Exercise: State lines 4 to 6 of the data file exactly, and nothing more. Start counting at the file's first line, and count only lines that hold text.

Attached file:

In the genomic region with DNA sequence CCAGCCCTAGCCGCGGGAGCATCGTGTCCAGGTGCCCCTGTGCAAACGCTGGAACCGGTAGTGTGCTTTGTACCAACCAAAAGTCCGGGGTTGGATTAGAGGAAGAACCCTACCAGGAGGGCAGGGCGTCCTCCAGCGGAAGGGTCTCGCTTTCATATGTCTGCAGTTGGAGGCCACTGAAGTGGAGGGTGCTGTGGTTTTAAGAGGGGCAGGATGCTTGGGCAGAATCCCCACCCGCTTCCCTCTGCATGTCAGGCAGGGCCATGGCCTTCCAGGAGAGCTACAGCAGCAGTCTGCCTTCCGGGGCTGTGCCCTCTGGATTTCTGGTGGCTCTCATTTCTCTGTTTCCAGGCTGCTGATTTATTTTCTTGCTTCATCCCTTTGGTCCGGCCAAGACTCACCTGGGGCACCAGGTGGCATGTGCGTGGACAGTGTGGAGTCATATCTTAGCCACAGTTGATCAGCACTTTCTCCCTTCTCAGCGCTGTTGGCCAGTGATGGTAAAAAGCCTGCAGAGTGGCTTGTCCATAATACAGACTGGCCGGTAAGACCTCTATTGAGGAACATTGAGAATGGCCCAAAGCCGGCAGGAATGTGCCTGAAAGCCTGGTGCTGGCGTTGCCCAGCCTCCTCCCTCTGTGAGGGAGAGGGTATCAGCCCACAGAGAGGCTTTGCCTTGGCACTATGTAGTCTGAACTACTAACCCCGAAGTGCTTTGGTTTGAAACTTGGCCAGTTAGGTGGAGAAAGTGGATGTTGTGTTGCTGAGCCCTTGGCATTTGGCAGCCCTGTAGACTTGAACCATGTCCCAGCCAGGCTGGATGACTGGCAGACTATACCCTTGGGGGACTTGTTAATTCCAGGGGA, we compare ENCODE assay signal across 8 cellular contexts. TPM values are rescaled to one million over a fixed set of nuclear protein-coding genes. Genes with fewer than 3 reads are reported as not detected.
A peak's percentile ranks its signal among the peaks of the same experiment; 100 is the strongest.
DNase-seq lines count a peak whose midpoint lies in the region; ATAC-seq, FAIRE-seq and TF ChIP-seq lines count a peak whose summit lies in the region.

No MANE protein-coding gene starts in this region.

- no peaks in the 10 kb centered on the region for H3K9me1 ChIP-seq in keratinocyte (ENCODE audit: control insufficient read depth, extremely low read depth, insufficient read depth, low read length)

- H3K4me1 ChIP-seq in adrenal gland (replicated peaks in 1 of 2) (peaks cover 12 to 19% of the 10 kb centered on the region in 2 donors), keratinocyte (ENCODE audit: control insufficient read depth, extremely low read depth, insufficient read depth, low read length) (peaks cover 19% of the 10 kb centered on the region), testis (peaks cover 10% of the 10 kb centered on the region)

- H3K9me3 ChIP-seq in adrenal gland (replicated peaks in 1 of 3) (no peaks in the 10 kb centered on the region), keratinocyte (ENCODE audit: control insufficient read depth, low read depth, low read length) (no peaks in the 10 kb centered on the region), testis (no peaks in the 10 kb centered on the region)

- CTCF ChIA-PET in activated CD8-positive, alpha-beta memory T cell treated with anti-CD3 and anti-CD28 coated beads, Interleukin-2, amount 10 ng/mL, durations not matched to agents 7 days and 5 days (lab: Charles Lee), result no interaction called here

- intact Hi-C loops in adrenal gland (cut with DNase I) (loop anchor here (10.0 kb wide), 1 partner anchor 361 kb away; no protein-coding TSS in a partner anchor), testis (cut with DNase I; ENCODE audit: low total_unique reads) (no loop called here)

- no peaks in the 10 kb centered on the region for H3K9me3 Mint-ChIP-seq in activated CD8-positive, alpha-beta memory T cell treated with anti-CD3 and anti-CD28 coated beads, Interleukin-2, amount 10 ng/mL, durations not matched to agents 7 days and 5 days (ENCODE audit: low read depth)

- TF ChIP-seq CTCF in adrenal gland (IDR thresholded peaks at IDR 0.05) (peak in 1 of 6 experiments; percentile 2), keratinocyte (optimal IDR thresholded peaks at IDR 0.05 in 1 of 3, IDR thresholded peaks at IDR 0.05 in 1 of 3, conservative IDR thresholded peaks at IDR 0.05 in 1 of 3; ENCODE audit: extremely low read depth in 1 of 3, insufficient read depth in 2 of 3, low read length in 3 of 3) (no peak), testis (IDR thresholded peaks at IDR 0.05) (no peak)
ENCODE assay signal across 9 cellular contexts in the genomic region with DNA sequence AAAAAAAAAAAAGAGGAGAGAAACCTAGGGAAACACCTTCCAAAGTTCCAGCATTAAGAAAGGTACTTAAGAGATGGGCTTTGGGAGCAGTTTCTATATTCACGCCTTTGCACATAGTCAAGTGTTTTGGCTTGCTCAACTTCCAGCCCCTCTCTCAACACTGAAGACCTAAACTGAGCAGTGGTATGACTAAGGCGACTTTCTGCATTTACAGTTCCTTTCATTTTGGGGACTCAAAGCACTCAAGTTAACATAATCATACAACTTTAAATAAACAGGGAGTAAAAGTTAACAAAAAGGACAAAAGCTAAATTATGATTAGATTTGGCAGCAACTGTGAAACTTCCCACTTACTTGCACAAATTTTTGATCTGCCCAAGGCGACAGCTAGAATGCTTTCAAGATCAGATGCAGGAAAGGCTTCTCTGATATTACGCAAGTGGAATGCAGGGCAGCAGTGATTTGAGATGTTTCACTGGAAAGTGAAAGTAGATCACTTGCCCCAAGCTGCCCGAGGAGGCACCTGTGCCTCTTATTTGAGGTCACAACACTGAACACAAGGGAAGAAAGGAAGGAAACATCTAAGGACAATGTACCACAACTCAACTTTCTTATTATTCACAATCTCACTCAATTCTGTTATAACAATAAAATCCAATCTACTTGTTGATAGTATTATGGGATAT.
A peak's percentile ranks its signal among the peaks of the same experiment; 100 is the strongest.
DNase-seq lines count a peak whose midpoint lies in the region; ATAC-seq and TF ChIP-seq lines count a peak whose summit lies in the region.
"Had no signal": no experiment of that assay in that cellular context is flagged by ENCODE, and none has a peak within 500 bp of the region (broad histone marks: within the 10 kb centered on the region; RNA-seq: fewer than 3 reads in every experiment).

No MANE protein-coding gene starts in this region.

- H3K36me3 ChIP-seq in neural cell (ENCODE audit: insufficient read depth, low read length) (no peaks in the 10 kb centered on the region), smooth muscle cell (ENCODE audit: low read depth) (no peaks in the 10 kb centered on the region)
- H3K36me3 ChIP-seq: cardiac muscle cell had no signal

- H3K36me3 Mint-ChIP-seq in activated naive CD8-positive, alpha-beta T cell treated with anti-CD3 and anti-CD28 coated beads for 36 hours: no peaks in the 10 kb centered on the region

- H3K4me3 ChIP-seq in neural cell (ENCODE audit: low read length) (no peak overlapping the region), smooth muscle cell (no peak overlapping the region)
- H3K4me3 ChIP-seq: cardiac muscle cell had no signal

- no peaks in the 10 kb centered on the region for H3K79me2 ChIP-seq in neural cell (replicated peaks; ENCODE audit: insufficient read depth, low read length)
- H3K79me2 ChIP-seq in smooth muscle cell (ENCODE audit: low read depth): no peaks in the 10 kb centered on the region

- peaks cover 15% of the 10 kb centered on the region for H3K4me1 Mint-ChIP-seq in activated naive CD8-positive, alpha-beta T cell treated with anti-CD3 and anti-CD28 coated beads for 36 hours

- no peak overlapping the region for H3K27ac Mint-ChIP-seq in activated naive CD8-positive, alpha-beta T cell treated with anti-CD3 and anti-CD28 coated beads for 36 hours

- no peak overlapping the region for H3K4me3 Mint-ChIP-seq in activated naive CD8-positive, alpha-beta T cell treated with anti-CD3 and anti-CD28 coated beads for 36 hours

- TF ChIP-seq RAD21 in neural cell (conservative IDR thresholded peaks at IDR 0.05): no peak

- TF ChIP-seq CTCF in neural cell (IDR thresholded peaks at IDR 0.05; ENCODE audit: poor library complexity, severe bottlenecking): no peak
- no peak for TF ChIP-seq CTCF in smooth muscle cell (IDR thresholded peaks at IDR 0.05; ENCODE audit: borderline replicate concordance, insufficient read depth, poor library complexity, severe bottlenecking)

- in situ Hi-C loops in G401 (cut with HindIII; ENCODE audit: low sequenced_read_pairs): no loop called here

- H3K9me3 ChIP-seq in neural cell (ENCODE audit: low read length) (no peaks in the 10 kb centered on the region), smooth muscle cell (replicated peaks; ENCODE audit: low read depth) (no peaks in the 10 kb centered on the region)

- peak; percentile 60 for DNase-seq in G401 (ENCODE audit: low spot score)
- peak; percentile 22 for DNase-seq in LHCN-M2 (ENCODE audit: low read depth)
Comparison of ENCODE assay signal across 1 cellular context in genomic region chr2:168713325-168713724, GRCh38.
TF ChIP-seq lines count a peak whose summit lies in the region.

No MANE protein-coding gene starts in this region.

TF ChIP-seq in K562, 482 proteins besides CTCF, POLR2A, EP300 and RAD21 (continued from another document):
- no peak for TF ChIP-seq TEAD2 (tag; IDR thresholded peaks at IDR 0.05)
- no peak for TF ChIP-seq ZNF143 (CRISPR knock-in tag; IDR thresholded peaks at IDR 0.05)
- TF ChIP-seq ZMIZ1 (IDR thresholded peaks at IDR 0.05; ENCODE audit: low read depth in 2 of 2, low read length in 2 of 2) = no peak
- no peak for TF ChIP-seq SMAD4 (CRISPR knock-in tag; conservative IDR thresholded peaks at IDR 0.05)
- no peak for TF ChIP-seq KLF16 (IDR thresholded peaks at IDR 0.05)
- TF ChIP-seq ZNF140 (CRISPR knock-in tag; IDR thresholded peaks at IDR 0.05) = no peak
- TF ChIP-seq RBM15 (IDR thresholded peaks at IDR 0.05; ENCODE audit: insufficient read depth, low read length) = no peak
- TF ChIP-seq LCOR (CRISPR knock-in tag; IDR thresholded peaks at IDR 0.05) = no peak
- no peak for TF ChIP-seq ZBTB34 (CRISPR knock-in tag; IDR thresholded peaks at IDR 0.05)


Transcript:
No MANE protein-coding gene starts in this region.

- no peaks in the 10 kb centered on the region for H3K9me1 ChIP-seq in keratinocyte (ENCODE audit: control insufficient read depth, extremely low read depth, insufficient read depth, low read length)

- H3K4me1 ChIP-seq in adrenal gland (replicated peaks in 1 of 2) (peaks cover 12 to 19% of the 10 kb centered on the region in 2 donors), keratinocyte (ENCODE audit: control insufficient read depth, extremely low read depth, insufficient read depth, low read length) (peaks cover 19% of the 10 kb centered on the region), testis (peaks cover 10% of the 10 kb centered on the region)